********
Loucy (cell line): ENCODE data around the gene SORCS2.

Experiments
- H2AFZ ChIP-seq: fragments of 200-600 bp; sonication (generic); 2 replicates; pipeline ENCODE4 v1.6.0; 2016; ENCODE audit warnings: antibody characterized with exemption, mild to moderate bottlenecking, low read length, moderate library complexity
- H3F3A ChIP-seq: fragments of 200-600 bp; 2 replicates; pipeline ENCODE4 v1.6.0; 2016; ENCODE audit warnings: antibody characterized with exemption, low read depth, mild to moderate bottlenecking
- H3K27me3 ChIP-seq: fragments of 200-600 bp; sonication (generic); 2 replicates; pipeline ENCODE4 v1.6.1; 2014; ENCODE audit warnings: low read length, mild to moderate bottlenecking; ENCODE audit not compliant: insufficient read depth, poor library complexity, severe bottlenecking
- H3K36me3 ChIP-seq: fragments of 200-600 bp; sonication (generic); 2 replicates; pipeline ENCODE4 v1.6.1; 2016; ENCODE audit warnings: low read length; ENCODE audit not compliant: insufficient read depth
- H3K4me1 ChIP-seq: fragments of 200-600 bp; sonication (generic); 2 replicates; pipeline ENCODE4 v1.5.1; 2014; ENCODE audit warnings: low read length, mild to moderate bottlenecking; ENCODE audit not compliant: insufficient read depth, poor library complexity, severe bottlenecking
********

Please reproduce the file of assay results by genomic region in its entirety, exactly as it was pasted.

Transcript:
Loucy (cell line): ENCODE data around the gene SORCS2.

Experiments
- H2AFZ ChIP-seq: fragments of 200-600 bp; sonication (generic); 2 replicates; pipeline ENCODE4 v1.6.0; 2016; ENCODE audit warnings: antibody characterized with exemption, mild to moderate bottlenecking, low read length, moderate library complexity
- H3F3A ChIP-seq: fragments of 200-600 bp; 2 replicates; pipeline ENCODE4 v1.6.0; 2016; ENCODE audit warnings: antibody characterized with exemption, low read depth, mild to moderate bottlenecking
- H3K27me3 ChIP-seq: fragments of 200-600 bp; sonication (generic); 2 replicates; pipeline ENCODE4 v1.6.1; 2014; ENCODE audit warnings: low read length, mild to moderate bottlenecking; ENCODE audit not compliant: insufficient read depth, poor library complexity, severe bottlenecking
- H3K36me3 ChIP-seq: fragments of 200-600 bp; sonication (generic); 2 replicates; pipeline ENCODE4 v1.6.1; 2016; ENCODE audit warnings: low read length; ENCODE audit not compliant: insufficient read depth
- H3K4me1 ChIP-seq: fragments of 200-600 bp; sonication (generic); 2 replicates; pipeline ENCODE4 v1.5.1; 2014; ENCODE audit warnings: low read length, mild to moderate bottlenecking; ENCODE audit not compliant: insufficient read depth, poor library complexity, severe bottlenecking